Me Kwa Mooks Net-Zero

Me Kwa Mooks Net-Zero

Architecte
Shed Architecture & Design
Lieu
Seattle, WA, United States | View Map
Année du projet
2020
Catégorie
Maisons privées
Tony Kim
Fiche technique du produit

Me Kwa Mooks Net-Zero

Shed Architecture & Design en tant que Architectes.

Located on a steeply sloped, triangular lot adjacent to Me-Kwa-Mooks Park, this home framed territorial views over Puget Sound–but suffered from several ill-conceived additions and remodels. The clients, former circus performers with an adventurous spirit, hired Seattle-based SHED Architecture & Design to create a coherent and hyper-efficient hillside home. The design improved access to the home, connecting better to views of the greenbelt and Puget Sound, improving interior flow and putting the home on track to achieve net-zero energy efficiency. 

Both clients have lived in Japan, and enjoy both traditional and contemporary design elements from the concept of the tea room to Studio Ghibli to contemporary Japanese architecture. They sought a balance of old and new, crafted and minimal. Both had been professional circus performers, bearing an affinity for open, dynamic spaces. While the existing house contained the rooms they needed, the space was fragmented, compromised by successive remodels and not taking sufficient advantage of their surroundings. 

The design solution coalesced around the idea of the “big top”, the main tent of a circus. The solution was informed by designing around the central hearth and by reducing the jumbled exterior form of the house into two integrally linked volumes. Figuratively, the centrally located hearth served as the mast that pushed up a gable roof tent to create a large lofted space. Taking the analogy further, this tent sheltered three rings of program–dining room, living room and music room–under one big roof. Each space was organized around the hearth and corner windows that opened them to their immediate surroundings. The master suite sits in the upper atmosphere of the big top. In the office loft, one sits looking down over the three rings below and out to the forest and sea, the orange flue of the hearth expressed as the mast supporting the tent. Down the hall is a Japanese-inspired bedroom replete with tatami nook and Japanese soaking tub. Life as a three ring circus!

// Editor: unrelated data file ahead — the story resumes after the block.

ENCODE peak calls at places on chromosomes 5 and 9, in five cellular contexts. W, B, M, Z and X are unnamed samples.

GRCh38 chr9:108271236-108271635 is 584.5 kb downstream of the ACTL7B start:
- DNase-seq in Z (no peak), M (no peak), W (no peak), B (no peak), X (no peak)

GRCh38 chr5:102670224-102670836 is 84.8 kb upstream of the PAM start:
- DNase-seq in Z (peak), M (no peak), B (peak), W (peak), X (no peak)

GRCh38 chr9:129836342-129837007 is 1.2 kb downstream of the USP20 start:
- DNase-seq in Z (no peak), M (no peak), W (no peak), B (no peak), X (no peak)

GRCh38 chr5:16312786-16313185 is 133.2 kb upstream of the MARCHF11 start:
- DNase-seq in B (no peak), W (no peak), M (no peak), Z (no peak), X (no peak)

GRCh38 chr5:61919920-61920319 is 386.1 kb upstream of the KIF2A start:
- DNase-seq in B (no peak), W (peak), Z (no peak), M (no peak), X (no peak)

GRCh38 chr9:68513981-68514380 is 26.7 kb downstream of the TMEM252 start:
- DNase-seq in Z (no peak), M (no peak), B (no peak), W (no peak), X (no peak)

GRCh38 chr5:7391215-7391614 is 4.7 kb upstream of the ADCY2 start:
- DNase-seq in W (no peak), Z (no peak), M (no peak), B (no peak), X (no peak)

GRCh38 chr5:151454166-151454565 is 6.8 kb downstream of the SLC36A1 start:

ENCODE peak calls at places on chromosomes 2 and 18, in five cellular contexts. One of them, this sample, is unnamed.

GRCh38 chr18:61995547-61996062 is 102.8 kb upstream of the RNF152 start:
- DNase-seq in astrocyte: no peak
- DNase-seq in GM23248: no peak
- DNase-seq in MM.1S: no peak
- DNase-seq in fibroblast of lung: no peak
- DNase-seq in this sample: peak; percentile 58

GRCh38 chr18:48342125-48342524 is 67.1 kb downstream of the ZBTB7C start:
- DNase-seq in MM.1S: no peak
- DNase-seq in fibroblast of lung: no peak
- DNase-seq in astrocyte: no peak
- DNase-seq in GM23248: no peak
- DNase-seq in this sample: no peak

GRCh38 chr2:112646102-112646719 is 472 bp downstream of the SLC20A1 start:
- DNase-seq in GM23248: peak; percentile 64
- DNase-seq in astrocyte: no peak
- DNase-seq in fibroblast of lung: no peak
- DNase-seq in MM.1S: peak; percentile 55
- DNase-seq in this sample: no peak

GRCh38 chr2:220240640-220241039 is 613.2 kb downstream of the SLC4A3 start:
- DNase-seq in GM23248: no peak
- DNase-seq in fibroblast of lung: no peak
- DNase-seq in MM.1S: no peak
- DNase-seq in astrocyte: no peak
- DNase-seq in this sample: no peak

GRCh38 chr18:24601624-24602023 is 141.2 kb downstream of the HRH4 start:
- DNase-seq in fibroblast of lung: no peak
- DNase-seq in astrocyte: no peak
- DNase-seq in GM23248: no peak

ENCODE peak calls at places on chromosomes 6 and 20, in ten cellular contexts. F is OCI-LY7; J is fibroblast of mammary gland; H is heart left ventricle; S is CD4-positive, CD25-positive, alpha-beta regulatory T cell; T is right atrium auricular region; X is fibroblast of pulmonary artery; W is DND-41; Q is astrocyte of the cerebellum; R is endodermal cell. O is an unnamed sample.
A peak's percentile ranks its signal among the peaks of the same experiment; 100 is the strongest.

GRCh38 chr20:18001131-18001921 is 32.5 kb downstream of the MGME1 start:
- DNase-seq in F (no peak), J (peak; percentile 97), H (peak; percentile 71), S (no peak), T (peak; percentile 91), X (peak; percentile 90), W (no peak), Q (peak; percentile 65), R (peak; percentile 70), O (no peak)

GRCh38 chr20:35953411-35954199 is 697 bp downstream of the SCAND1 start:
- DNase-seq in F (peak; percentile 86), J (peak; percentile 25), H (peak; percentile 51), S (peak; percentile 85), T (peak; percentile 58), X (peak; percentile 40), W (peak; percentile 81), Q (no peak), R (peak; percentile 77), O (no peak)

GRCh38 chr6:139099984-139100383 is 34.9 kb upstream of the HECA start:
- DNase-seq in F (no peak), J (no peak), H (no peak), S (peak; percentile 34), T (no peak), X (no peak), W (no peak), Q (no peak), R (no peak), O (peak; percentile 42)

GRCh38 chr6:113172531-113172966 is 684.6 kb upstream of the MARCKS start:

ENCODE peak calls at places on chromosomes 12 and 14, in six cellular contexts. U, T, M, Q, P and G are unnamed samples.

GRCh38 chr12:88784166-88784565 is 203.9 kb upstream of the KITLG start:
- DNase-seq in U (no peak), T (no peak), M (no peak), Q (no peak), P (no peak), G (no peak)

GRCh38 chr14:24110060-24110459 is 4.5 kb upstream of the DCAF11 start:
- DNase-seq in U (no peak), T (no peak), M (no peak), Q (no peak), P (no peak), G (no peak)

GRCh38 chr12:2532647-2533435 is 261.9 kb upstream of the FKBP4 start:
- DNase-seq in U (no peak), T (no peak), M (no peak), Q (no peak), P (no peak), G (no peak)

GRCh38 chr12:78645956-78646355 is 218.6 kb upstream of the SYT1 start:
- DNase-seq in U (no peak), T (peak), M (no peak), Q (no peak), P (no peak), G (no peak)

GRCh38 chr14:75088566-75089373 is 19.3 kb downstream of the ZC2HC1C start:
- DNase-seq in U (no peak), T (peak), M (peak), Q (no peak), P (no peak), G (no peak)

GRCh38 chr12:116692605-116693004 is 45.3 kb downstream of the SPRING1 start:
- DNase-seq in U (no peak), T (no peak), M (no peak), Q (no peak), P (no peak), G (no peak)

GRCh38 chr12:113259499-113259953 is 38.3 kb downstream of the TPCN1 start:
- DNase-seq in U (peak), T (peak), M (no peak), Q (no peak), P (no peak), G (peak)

On the exterior, the form of the house was distilled down into two intersecting forms–a metal volume and a wood volume. The intersection of the two occurs around the central hearth of the big top whose orange flue pins the two disparate forms together. Where they meet, metal-clad walls are pushed up to support the roof. A large, west-facing deck further stitches the wood and metal forms together, providing a social space to take in territorial views and connection to terraced gardens facing the forested park at the rear of the house.

A particular design challenge was posed by the entry sequence. Once a path without structure or clear organization, the entry was redeveloped as a sequence of interconnected spaces that brings a visitor form the street to the main level clearly, and with moments of movement and rest. At the street, an orange steel plate defines the first landing and start of the journey up the circular stair. At the top of the stair, one pauses before the next sequence of steps that arrive at a covered exterior bench where one can rest and enjoy the view. To create a sense of arrival within the home, a genkan (a traditional Japanese entry area) was located inside the front door with a bench and closet, with a clear view of the stair ascending to the main level of the house. 

The house was also difficult to access–the driveway was steep and lacked turnaround space, and prompted visitors to climb a street-side circular stair to arrive at the entry door. The combination of the grade and triangular shape of the lot made changing the footprint impractical. Within the constraints of the site, the parking area was enlarged by removing raised planting beds, an exterior stair and increasing surface area with several shoring piles. The closed garage was converted to an open carport, providing more flexibility for maneuvering cars in the turnaround. 

Working within the restraints of both the steeply sloped lot and the existing envelope, SHED was able to deliver an anchored modern home with intuitive flow, connected to its surroundings. Optimizing  the envelope and internal efficiency to create a net-zero home, the team showed off SHED’s ability to intersect conscious energy use with beautiful design. 

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